Solving the allergy conundrum: Are food businesses responsible?

Posted: 22 April 2024 | | No comments yet

Sparking discussion during Allergy Awareness Week, Liljia Polo-Richards considers how food businesses can effectively support those living with food hypersensitivity.


By Liljia Polo-Richards, Founder and Director of Allergy Companions

Over the last two years, I have had the opportunity to speak with many hospitality businesses, allergic consumers and industry experts, and I have learned to appreciate perspectives and points of view that do not always naturally match and come together.

As we know, the last decade has unfortunately been marked by a number of allergy fatalities and serious incidents. These have heightened individuals’ awareness of their potential vulnerability when dining out with allergies. Businesses have, in turn, responded to these events by implementing allergen protocols that would help protect them.

It is fair to say that allergies are being talked about more and more in the mainstream media, which can only be a good thing. The more the topic is discussed, the more awareness people might have of these conditions.

However, in my opinion there is still much more to be achieved both in the consumers space and in terms of what businesses can do and offer.

Issues on the consumer side

Whilst it is easy, when things turn sour, to always blame businesses for getting things wrong, it is important to have perspective.

With the number of people being formally diagnosed with a food allergy, or believing they are affected by this condition, it is no surprise that there has been a 154 percent rise in hospital admissions for anaphylaxis between 2002 and 2022. 

According to Allergy UK, it is estimated that between 1-10 percent of adults and children have a food hypersensitivity, with an many as 20 percent of the population believing they have a food hypersensitivity because they have reacted to food.

Episode 43: Living with food allergies – Part Three

Many patients have not had the opportunity to receive a diagnosis, as “the provision of allergy services within the NHS continues to erode”. For those that are able to afford it, or are offered private medical care through their employers, a private consultation with an allergist is the only option.

To complicate matters, individuals might have previously received an incorrect diagnosis and care plan, which left them without appropriate medication in case of emergency and an insufficient understanding of the severity of their condition, as many have been diagnosed with a “mild allergy”.

Life after diagnosis does not come with a manual, and the way hypersensitive individuals manage and communicate their allergies is extremely personal and down to the level of additional research that person (or their carer, in case of children) has conducted.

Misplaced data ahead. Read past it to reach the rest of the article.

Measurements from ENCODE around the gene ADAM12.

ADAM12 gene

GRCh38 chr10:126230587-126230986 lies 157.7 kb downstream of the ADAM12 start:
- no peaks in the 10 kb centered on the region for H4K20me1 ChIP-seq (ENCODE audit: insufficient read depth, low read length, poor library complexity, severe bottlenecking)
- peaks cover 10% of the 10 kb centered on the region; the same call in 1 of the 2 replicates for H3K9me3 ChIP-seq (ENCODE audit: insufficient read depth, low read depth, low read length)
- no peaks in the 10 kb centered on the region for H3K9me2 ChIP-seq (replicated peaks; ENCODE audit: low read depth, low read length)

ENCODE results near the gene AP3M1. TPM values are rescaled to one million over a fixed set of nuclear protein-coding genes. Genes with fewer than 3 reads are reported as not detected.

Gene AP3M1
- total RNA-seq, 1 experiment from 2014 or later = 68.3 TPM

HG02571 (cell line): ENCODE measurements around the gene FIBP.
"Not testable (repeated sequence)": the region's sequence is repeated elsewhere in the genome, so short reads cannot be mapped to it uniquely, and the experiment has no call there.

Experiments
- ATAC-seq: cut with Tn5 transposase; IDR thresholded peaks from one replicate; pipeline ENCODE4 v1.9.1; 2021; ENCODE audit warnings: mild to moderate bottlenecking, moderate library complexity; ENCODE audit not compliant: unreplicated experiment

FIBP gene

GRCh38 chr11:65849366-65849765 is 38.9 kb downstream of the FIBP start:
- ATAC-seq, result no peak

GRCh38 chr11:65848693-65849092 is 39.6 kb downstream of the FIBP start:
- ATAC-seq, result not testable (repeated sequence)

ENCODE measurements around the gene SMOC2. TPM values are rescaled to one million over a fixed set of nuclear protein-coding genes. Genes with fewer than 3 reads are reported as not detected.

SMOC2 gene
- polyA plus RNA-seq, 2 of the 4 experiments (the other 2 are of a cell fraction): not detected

Implications in practice

As allergy care, allergy diagnosis and allergy knowledge can vary so greatly from one individual to the next, their understanding of the importance of communicating their dietary needs to restaurants and other food venues will also depend on their own personal journey.

Some allergic diners understand the importance of having a dialogue about their allergies when eating out, and ensuring that staff understand their needs when placing an order. They understand that by communicating this information to a manager or waiting staff, they can ensure that an allergen protocol is followed and their food would be prepared with the necessary care.

Others do not understand that food venues have processes and procedures in place for allergy orders, and therefore believe that as long as dishes containing their allergens are avoided, their food will be ok for them to consume.

The trouble with this approach is that consumers do not appreciate the high risk of cross-contamination for their dishes if staff are not alerted about their allergy and dietary needs.

Allergen menus only declare intentional ingredients in a dish, and through cross-contamination some dishes may no longer be suitable for someone with food allergies or coeliac disease. In this situation, diners are putting themselves at greater risk of reaction, especially when not carrying emergency medication.

This also puts restauranteurs in a very difficult position, as without knowing that a customer has an allergy, they are unable to keep them safe. The reputational damage to businesses when things go wrong can be catastrophic, irrespective of whether they did anything wrong.

So, what can be done to encourage diners to volunteer this information? And what more can be done to improve consumers’ own understanding of allergies and the importance of protecting themselves?

The role of hospitality

Through no fault of their own, restaurants and catering businesses have had to face the reality that allergies are inevitably on the rise.